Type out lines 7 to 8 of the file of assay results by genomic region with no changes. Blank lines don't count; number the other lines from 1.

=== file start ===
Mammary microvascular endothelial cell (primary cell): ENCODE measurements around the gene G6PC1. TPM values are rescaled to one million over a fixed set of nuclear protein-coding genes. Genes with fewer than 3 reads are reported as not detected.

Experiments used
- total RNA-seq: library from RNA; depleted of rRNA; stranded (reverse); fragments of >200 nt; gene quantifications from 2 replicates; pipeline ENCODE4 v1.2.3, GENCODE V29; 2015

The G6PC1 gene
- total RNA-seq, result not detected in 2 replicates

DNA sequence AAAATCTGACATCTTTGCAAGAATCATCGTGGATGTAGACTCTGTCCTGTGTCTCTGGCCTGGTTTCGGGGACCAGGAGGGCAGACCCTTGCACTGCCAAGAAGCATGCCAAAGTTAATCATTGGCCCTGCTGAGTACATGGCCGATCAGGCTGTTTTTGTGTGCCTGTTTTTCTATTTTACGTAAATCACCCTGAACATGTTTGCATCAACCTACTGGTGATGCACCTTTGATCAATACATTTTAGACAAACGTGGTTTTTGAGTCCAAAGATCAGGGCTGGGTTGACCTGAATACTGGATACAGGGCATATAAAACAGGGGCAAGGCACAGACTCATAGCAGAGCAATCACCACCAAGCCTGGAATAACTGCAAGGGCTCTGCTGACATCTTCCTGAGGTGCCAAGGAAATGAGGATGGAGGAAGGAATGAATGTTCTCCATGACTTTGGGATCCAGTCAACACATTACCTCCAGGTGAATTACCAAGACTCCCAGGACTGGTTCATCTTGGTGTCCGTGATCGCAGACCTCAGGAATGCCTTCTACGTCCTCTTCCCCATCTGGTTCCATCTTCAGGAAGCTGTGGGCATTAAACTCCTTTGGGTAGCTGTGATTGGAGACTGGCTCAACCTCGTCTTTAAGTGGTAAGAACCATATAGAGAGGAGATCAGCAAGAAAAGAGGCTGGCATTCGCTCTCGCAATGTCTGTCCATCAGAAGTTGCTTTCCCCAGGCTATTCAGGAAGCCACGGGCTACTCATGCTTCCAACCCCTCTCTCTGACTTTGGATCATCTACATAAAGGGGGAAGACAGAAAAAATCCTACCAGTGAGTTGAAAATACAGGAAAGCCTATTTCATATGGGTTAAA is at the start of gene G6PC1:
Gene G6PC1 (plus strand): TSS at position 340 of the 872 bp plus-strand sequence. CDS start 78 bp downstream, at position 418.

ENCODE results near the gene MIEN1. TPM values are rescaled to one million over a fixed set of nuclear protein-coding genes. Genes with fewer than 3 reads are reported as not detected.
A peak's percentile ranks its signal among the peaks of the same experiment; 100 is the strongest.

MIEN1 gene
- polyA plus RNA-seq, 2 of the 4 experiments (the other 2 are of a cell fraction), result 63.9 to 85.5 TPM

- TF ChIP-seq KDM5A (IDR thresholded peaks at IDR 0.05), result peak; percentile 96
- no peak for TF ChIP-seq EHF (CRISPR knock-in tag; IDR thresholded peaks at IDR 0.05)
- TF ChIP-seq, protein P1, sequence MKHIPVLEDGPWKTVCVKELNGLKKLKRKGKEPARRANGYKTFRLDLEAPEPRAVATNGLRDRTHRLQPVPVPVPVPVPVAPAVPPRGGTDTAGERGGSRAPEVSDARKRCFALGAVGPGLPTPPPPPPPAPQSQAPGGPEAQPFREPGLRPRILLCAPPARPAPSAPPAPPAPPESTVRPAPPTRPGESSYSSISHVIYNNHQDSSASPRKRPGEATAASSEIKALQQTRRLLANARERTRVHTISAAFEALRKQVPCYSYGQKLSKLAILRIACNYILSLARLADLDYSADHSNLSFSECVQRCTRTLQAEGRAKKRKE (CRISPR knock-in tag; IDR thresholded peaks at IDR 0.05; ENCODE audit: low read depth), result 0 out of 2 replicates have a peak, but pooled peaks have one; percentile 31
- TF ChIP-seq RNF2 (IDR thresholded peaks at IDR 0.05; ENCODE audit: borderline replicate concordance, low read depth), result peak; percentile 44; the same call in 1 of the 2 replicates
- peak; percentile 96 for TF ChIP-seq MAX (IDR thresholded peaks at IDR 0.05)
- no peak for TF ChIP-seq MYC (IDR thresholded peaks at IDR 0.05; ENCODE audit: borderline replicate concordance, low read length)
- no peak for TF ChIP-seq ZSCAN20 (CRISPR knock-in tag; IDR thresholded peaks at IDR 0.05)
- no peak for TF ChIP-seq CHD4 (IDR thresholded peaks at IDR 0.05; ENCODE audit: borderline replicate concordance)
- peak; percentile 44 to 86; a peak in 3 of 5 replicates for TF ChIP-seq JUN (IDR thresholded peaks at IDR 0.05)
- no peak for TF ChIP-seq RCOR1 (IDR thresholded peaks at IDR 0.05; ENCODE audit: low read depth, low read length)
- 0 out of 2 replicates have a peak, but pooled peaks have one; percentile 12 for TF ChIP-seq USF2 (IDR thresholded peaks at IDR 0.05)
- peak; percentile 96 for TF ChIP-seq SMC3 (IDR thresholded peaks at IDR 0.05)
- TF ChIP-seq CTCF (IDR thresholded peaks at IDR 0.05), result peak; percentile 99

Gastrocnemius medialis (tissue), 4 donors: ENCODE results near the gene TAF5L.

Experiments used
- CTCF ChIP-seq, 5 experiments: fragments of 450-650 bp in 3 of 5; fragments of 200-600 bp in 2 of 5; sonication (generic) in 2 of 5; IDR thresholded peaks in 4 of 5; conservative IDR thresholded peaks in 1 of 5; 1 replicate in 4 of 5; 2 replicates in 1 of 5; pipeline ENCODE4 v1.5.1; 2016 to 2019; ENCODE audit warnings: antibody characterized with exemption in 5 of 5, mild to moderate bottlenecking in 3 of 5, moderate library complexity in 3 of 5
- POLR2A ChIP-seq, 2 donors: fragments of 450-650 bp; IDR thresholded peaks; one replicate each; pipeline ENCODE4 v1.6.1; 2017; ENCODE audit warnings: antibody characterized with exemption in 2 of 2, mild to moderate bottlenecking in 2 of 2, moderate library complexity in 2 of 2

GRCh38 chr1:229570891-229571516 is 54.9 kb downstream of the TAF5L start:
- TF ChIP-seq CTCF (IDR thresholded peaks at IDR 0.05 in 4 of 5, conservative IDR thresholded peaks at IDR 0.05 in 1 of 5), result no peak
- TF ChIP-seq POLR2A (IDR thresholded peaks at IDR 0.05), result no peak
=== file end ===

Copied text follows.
Gene G6PC1 (plus strand): TSS at position 340 of the 872 bp plus-strand sequence. CDS start 78 bp downstream, at position 418.

ENCODE results near the gene MIEN1. TPM values are rescaled to one million over a fixed set of nuclear protein-coding genes. Genes with fewer than 3 reads are reported as not detected.